Rankings and Reactivity: How Public Measures Recreate Social Worlds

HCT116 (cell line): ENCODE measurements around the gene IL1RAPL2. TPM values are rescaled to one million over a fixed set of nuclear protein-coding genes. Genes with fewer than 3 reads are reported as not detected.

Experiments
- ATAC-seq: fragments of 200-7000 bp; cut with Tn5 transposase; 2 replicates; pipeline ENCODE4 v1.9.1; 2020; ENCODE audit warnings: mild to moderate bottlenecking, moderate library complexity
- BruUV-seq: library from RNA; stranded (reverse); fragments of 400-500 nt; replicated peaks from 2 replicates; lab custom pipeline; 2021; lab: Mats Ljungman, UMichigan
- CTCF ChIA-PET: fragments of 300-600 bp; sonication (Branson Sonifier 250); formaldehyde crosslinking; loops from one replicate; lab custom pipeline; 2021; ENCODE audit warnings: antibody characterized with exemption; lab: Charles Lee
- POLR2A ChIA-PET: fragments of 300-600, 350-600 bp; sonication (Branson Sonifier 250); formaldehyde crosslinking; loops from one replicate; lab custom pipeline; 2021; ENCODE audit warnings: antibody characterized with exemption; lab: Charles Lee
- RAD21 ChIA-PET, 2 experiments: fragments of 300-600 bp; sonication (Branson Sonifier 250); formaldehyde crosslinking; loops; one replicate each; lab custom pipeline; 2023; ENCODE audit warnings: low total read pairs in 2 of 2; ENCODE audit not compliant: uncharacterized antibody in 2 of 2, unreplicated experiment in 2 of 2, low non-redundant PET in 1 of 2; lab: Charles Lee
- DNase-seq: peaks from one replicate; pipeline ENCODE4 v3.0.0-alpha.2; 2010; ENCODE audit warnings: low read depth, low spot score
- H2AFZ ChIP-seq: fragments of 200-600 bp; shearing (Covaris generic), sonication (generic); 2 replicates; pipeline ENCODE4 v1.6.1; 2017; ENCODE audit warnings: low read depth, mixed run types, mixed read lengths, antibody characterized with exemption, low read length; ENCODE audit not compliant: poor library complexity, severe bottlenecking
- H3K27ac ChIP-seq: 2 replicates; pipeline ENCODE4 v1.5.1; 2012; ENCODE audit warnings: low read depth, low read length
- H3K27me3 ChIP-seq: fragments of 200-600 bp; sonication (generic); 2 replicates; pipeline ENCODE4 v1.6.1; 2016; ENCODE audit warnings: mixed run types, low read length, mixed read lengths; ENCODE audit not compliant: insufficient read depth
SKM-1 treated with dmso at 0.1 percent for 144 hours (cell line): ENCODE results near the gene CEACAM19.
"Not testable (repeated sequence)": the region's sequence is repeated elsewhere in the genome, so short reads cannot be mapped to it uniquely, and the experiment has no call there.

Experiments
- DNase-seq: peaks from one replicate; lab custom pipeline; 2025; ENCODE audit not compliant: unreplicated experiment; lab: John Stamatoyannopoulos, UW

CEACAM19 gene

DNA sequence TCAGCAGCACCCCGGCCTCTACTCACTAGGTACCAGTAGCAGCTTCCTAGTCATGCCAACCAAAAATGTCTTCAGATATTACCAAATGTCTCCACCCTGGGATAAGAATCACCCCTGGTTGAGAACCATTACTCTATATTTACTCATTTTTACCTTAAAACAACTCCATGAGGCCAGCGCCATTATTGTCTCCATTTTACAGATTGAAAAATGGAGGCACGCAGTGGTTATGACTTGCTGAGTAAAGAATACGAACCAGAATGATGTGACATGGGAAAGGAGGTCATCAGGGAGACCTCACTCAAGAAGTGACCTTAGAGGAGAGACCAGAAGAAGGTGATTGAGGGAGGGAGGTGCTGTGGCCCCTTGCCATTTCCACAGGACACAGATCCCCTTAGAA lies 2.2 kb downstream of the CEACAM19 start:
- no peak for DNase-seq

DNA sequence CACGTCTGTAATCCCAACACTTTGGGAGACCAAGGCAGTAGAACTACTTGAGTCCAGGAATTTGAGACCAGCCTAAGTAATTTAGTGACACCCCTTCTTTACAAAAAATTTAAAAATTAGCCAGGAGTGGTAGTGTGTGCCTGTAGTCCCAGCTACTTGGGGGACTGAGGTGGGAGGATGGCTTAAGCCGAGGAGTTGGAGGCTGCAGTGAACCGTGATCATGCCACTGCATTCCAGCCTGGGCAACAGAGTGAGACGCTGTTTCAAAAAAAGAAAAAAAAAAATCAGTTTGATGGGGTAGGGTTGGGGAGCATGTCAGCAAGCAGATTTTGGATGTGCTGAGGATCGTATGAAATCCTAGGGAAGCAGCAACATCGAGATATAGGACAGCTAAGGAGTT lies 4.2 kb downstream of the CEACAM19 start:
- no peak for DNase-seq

Recently, there has been a proliferation of measures responding to demands for accountability and transparency. Using the example of media rankings of law schools, this article argues that the methodological concept of reactivity—the idea that people change their behavior in reaction to being evaluated, observed, or measured—offers a useful lens for disclosing how these measures effect change. A framework is proposed for investigating the consequences, both intended and unintended, of public measures. The article first identifies two mechanisms, self‐fulfilling prophecy and commensuration, that induce reactivity and then distinguishes patterns of effects produced by reactivity. This approach demonstrates how these increasingly fateful public measures change expectations and permeate institutions, suggesting why it is important for scholars to investigate the impact of these measures more systematically.